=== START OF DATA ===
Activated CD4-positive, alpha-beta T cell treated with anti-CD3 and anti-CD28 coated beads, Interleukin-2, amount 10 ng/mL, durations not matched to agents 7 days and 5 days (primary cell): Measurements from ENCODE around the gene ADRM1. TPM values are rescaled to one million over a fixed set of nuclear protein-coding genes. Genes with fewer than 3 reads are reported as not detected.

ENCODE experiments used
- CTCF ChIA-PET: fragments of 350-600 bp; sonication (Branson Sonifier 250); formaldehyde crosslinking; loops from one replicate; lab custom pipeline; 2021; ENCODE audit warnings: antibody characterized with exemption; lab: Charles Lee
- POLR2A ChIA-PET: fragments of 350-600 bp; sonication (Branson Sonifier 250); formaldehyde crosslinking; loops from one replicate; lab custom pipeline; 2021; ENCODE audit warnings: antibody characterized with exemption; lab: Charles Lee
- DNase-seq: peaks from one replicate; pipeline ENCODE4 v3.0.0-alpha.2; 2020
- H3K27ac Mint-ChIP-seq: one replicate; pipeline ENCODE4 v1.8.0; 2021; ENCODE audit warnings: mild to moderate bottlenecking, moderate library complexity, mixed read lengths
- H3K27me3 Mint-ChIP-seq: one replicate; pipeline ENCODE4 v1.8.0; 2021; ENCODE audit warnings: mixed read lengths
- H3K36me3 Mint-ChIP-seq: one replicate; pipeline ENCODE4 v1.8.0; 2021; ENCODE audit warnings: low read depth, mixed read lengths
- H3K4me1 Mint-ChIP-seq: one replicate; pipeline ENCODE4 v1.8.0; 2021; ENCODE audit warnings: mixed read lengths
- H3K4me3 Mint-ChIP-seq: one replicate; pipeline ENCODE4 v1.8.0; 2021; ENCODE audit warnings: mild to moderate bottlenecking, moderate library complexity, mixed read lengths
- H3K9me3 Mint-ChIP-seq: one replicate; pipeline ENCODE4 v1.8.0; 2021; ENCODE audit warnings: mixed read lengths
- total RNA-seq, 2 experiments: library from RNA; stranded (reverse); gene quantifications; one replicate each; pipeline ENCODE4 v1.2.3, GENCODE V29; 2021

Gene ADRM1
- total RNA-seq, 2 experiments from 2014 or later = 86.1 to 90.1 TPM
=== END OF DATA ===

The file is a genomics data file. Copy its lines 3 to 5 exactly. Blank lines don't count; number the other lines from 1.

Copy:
- CTCF ChIA-PET: fragments of 350-600 bp; sonication (Branson Sonifier 250); formaldehyde crosslinking; loops from one replicate; lab custom pipeline; 2021; ENCODE audit warnings: antibody characterized with exemption; lab: Charles Lee
- POLR2A ChIA-PET: fragments of 350-600 bp; sonication (Branson Sonifier 250); formaldehyde crosslinking; loops from one replicate; lab custom pipeline; 2021; ENCODE audit warnings: antibody characterized with exemption; lab: Charles Lee
- DNase-seq: peaks from one replicate; pipeline ENCODE4 v3.0.0-alpha.2; 2020